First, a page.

In a recent conversation with Adam Grant, author of the best-selling book, Give and Take, we discussed the power of leaders who display extreme generosity and caring. While it's something we've always known, it still seems to elude so many leaders: the more you support and advocate for your people, the more they want to do for you. Additionally, studies show a leader's approval rating goes up when he or she shows higher levels of humility, including being critical of their own ability to lead.

Supermarket Workers Who Adore Their CEO

A great example of this is the employees of the New England supermarket chain, Market Basket. They went on strike when the CEO they loved was removed by the board of directors. They stayed on strike until he was able to return. 

Another example, is the late Dave Goldberg, CEO of SurveyMonkey. This article  celebrates all that was exceptional about Goldberg. Including, what made him a successful leader.

The Ultimate Employee Compliment = Being Hashtag-Worthy

In the article, Adam Grant recounts the time he was asked by Goldberg to speak at SurveyMonkey. Grant immediately sensed a level of passion and appreciation from the employee that he had not experienced elsewhere. As he questioned employees, he learned it stemmed from their admiration and loyalty to their CEO. It was this statement about how the employees approached their jobs after Goldberg passed away that struck me:

Great leaders build things that outlast them. Inspired by Dave's example, SurveyMonkey will continue to thrive. This week, the teams worked late to finish projects that mattered most to Dave, and used the hashtag #makedaveproud.

When leaders are admired, it's usually for what they do for the company. But Dave's team admired him for what he did for them. Dave saw and brought out the best in others.

This got me thinking: What does it take to be a leader who is hashtag-worthy?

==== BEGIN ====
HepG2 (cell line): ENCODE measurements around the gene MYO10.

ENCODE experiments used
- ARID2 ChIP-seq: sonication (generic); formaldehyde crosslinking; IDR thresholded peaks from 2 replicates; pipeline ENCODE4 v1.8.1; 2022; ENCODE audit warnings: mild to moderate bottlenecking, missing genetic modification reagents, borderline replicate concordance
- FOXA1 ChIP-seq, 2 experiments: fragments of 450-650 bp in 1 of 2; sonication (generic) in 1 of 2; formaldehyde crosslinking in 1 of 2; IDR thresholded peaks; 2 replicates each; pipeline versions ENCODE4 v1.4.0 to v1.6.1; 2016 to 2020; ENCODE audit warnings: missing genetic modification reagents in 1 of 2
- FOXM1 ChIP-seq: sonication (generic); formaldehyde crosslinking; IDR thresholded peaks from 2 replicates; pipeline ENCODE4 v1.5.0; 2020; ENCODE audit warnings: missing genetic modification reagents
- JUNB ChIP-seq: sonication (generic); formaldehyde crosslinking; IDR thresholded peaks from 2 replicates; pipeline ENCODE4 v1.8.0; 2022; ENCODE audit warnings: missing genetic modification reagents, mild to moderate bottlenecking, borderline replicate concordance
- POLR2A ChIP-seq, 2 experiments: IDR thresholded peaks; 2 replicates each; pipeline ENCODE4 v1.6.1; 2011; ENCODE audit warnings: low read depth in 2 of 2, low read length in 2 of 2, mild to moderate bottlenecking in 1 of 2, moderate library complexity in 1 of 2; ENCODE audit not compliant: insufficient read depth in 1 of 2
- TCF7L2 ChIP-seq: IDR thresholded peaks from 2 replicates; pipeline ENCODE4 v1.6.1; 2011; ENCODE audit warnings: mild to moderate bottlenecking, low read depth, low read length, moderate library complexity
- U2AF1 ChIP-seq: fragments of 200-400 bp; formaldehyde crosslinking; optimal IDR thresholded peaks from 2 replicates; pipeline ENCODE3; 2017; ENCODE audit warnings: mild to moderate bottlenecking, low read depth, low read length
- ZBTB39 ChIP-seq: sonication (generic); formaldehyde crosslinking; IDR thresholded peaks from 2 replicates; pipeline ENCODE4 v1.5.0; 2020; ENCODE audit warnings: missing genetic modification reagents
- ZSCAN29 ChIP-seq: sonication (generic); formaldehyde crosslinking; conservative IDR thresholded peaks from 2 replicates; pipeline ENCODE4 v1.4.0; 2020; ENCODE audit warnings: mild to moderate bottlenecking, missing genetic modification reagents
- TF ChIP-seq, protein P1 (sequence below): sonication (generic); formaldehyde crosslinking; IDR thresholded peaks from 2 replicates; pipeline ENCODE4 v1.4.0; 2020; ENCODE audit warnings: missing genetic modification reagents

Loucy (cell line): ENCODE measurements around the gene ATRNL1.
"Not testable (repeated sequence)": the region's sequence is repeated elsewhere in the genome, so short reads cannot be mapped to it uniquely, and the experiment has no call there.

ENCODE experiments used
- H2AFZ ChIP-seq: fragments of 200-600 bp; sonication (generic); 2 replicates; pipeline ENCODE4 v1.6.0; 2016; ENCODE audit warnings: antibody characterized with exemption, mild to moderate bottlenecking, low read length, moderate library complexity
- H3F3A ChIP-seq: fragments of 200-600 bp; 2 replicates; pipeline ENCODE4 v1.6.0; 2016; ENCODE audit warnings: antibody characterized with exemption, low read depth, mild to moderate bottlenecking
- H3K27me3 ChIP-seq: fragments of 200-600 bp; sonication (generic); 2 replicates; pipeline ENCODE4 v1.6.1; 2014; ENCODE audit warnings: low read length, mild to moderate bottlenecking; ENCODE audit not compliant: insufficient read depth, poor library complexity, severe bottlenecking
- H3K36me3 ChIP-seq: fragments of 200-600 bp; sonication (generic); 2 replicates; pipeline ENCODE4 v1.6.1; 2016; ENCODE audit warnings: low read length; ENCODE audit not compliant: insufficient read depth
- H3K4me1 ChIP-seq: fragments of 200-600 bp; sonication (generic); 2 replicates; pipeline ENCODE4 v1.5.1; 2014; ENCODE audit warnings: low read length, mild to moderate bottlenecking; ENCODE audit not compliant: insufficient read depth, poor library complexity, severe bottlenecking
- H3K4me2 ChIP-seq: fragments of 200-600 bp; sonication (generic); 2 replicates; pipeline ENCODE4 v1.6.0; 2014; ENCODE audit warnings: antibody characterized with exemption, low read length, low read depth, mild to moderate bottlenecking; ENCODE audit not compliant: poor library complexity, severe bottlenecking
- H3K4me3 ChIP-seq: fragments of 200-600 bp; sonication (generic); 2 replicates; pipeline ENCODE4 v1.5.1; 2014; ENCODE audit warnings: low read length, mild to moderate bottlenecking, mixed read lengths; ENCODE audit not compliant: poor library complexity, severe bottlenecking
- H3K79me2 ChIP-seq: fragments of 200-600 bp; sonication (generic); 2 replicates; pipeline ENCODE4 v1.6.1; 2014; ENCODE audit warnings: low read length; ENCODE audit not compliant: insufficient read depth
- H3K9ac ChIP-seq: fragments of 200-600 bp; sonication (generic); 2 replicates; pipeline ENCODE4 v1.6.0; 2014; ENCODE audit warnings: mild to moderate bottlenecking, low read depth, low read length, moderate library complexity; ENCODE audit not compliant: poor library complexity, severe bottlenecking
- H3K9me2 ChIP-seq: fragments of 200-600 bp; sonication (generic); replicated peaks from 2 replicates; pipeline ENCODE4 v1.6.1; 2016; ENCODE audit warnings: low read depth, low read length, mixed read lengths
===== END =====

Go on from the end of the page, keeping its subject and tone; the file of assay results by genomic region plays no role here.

4 Actions Can Make A Leader Hashtag-Worthy

Looking at leaders who are successful AND have the overwhelming support of their staff, it's clear they execute on a set of beliefs as follows:

  1. Recognize your job as a leader is to help every team member believe in their ability to succeed . Measure your success on how inspired your people are.
  2. Give a helping hand, not because of what you'll get back, but because of what it can teach you. See your job as to listen and try to solve problems for others so they can do their jobs better.
  3. Be genuinely excited for others - champion their successes as much as you can. When you advocate for people, it shows you're secure in your role and not threatened by the success of others.
  4. Don't be afraid to show your passion and love for the things you care about beyond the company. Prove your positive mindset and caring isn't an act, but rather, a finely tuned trait that's part of your leadership DNA.

While the above may seem obvious, it's much harder to practice than we think. 

Reasons Leaders CAN'T Earn The Hashtag

I'd like to believe that most leaders want to be hashtag-worthy.  Unfortunately, there are business pressures that can make them lose their ability to stick to the beliefs above. Some include:

  • Financial pressure to keep the business in the black so no employee cuts need to be made.
  • Reporting to their bosses and delivering on the numbers  i.e. board of directors and investors.
  • Personal issues outside the job that are draining their ability to be patient and supportive.
  • Stress levels that are so high they physically can't maintain the right level of composure.
  • A lack of peers or a support network they can tap into to manage their stress.

In short, it's just not that easy to stay focused on serving your employees when you're in charge and feeling the heat. Thus, when we see a leader who is able to deliver, we should do all we can to promote their exceptional behavior.

What Leaders Do You Think Deserve A Hashtag?

I'd love to hear from readers what leaders they believe are worthy of a hashtag. Better still, what hashtag would you give them and why? If we showcase exceptional leaders on social media with hashtags, we might inspire more executives to strive to be worthy of one.